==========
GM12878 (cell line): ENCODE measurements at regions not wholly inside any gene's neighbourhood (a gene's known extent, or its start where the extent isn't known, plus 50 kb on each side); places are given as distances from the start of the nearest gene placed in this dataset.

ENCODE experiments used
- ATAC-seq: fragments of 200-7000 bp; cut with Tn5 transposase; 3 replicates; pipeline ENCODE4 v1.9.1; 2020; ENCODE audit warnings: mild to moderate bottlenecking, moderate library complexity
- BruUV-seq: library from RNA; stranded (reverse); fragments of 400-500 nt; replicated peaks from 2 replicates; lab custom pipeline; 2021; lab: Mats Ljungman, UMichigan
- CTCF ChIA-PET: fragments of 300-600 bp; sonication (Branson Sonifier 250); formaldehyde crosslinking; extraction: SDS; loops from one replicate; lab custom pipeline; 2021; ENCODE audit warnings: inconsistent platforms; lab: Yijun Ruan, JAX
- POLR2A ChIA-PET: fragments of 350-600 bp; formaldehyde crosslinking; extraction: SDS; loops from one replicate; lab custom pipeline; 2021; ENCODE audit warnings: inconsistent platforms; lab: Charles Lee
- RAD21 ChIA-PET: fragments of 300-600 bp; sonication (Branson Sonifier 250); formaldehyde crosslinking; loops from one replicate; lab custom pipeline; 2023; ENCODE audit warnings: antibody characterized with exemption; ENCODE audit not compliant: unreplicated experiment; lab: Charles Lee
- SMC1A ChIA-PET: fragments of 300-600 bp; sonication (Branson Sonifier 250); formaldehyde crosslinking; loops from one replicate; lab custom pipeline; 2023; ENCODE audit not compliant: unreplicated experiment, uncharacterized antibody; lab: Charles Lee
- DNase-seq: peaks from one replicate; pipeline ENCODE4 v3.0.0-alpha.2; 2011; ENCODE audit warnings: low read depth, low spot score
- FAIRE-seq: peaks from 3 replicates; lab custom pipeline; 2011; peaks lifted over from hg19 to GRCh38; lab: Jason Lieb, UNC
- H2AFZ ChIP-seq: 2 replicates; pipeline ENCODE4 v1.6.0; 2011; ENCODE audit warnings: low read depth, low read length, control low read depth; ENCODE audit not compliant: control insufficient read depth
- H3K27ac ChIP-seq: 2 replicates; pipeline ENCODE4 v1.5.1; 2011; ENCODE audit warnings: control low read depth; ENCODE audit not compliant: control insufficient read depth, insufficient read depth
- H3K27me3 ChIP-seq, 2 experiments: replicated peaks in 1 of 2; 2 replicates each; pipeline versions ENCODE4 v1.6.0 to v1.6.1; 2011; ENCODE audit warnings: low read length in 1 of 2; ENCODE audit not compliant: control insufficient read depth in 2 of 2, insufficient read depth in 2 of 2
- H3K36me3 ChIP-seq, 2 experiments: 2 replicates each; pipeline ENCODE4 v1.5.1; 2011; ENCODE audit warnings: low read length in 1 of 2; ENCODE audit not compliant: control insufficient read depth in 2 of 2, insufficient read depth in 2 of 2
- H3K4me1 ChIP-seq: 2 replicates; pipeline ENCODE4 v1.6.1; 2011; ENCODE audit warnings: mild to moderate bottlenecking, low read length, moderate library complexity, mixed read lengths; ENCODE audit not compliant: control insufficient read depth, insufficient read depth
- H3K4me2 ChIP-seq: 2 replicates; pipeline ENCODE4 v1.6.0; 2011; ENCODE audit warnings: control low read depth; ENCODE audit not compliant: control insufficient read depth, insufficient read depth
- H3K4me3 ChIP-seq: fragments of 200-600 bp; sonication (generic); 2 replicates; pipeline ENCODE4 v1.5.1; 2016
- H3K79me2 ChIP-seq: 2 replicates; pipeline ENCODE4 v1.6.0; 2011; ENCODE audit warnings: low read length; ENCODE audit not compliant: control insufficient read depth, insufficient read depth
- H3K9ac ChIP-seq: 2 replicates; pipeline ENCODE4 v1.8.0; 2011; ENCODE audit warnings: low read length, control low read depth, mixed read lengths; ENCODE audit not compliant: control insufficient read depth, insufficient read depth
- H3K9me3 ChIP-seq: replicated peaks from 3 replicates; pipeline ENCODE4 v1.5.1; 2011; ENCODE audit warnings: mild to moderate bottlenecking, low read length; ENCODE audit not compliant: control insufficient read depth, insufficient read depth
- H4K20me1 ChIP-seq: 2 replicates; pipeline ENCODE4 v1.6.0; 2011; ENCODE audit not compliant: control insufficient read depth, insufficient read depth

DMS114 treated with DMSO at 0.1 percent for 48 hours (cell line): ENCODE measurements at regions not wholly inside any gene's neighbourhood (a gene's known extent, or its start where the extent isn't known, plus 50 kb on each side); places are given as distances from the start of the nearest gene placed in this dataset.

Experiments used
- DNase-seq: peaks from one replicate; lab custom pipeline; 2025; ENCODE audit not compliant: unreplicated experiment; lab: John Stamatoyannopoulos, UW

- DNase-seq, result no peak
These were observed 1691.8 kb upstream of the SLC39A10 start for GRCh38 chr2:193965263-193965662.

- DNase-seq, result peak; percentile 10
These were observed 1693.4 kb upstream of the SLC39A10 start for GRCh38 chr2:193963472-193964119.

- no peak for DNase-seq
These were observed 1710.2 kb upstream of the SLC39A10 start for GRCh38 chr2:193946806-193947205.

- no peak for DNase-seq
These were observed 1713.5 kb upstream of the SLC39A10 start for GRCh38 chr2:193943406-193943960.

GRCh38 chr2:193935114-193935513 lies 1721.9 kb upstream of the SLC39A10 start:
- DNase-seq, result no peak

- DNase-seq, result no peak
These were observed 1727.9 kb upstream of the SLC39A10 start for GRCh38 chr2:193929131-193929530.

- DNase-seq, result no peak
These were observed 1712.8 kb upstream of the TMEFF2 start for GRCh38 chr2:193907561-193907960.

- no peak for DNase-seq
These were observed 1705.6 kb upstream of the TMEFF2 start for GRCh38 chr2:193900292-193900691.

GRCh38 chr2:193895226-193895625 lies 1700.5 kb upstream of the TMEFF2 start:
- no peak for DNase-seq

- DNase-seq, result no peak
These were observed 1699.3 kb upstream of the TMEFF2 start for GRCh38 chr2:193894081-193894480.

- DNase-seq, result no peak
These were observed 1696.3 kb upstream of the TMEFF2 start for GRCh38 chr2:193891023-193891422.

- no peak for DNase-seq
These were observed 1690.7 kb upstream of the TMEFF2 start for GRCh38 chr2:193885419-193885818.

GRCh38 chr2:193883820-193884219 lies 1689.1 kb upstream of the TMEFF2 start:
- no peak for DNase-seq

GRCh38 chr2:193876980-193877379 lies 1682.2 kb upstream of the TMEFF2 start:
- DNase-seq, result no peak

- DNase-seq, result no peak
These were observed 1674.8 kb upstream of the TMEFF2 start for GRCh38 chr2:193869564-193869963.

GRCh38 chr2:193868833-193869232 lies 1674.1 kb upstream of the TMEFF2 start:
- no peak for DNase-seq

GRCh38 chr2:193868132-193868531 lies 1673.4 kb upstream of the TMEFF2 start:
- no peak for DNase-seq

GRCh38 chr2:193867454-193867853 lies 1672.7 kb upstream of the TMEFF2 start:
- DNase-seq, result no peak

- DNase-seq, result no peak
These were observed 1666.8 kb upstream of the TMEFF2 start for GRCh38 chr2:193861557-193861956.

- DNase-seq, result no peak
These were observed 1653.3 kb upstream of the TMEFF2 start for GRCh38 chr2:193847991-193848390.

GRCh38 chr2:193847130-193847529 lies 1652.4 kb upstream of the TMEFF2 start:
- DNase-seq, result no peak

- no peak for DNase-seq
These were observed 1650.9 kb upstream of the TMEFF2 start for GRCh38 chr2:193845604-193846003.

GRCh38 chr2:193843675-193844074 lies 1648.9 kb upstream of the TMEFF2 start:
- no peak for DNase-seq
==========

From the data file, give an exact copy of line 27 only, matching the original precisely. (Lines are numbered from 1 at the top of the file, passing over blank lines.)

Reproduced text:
- DNase-seq, result peak; percentile 10